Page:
After the groundbreaking success of Denver’s psilocybin measure and subsequent success of Decriminalize Nature Oakland, a national and now international movement has been sparked to reform harmful drug laws and make psychedelic plants more accessible. In Canada, a new ePetition (e-2534) is gaining traction to decriminalize psychoactive plants, backed by the group Decriminalize Nature Canada. We spoke with one the organization’s founders, Trevor Millar, about the goals of Decrim Canada and the effort to make this the most supported ePetition in Canada’s history.
Thanks for taking the time to speak with us, Trevor. Can you talk about the genesis of Decriminalize Nature Canada and who is behind it?
We originally set up the DecriminalizeNature.ca website in response to a Vancouver City Hall motion that was against psilocybin. It was a strange motion that talked about the dangers of ‘injectable psilocybin’ and all the dirty money cartels were making off of magic mushrooms. More than 750 people emailed Vancouver’s City Councillors through that website, a dozen of us spoke at the hearing, and we got that motion shot down. My favorite bit of that day was when the mycologist spoke and told everyone he’d seen magic mushrooms growing on city hall grounds.
Because of my work on this initiative, Chris Bennett and Jovian Francey, who had been working on this national ePetition in alliance with Member of Parliament Paul Manly, asked me to quarterback the effort as it went live. I rallied some big names to support it out of the gate, like Dr. Gabor Mate, Wade Davis, and new resident of Canada Dennis McKenna, and the petition launched April 16th. All we needed was 500 signatures to have the petition read in the House of Commons, where the government must respond, and we secured those within 12 hours, but we’re after 500,000 signatures, which would make it the most signatures received for any ePetition in Canadian history.
Are you in contact with the other decriminalization groups in the US? If so, how has it been collaborating and creating this network?
Yes! Carlos Plazola and Larry Norris from DecriminalizeNature.org, the original Oakland initiative, have been incredibly helpful. We got in touch with them last year when we registered the url decriminalizenature.ca to make sure it was cool, and we’ve met with them a few times around this national petition.
Carlos and Larry are now two of my favorite humans. The degree of integrity, consideration, and care that they’ve put into this movement is astounding. I was invited to a meeting they had with the team at Decrim Chicago and it’s so beautiful to see how so much community is coalescing around this important movement.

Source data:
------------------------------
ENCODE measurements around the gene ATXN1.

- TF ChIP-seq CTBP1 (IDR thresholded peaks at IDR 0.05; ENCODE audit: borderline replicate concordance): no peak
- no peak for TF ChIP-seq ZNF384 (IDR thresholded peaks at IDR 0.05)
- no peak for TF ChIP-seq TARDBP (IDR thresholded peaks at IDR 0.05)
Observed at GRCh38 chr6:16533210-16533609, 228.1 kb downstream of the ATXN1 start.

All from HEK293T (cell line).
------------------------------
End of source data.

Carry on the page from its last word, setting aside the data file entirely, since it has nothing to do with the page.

These plants we’re all so passionate about tend to reveal an underlying unity we’ve got amongst each other and it’s lovely to see this international community reflect that.
What are the main goals of the group, and are you focusing on psilocybin or all plant medicines?
The petition is to decriminalize all plants. Personally, I find tremendous arrogance in man-made laws that attempt to outlaw plants. If they grow out of the ground, hasn’t nature legitimized them enough? While psychedelic plants are obviously included in our ask, so are plants like coca and poppies. As someone who has worked with people suffering from opioid use disorder in the face of this tainted drug supply overdose crisis, to be able to have poppy tea as an alternative is a massive step in the right direction as far as harm reduction is concerned.
Have there been other similar initiatives in Canada, or is this the first of its kind?
There was a similar petition launched a couple of years ago by Toronto’s Bradley Foster and sponsored by Liberal MP Nathaniel Erskine-Smith which had some good traction, but we’re aiming to take this one to the next level. The climate has changed in the last couple of years, largely due to the great work the Decrim team has done in the states, and we’re hoping to leverage that.
How can people support Decriminalize Nature Canada?
There are three primary ways. For one, if they live in Canada, are a citizen of Canada, or know anyone who lives in Canada, get them to sign the petition which can be accessed through www.decriminalizenature.ca/petition. The second is by becoming a Friend of the Canadian Psychedelic Association, a non-profit where I serve as a board member, which is helping to coordinate this initiative at www.psychedelicassociation.net. The third, and perhaps most important, is to simply share the petition (or this article!) and help us get the word out. The only way we’re going to achieve our audacious goal of 500,000 signatures is for this thing to go viral so we can create an exponential growth curve, so please share!
We are very grateful to Trevor and the Decriminalize Nature Canada team for pushing this important initiative forward. Visit www.decriminalizenature.ca/petition to sign the petition (if you are a Canadian resident) and be sure to encourage your Canadian friends to do the same.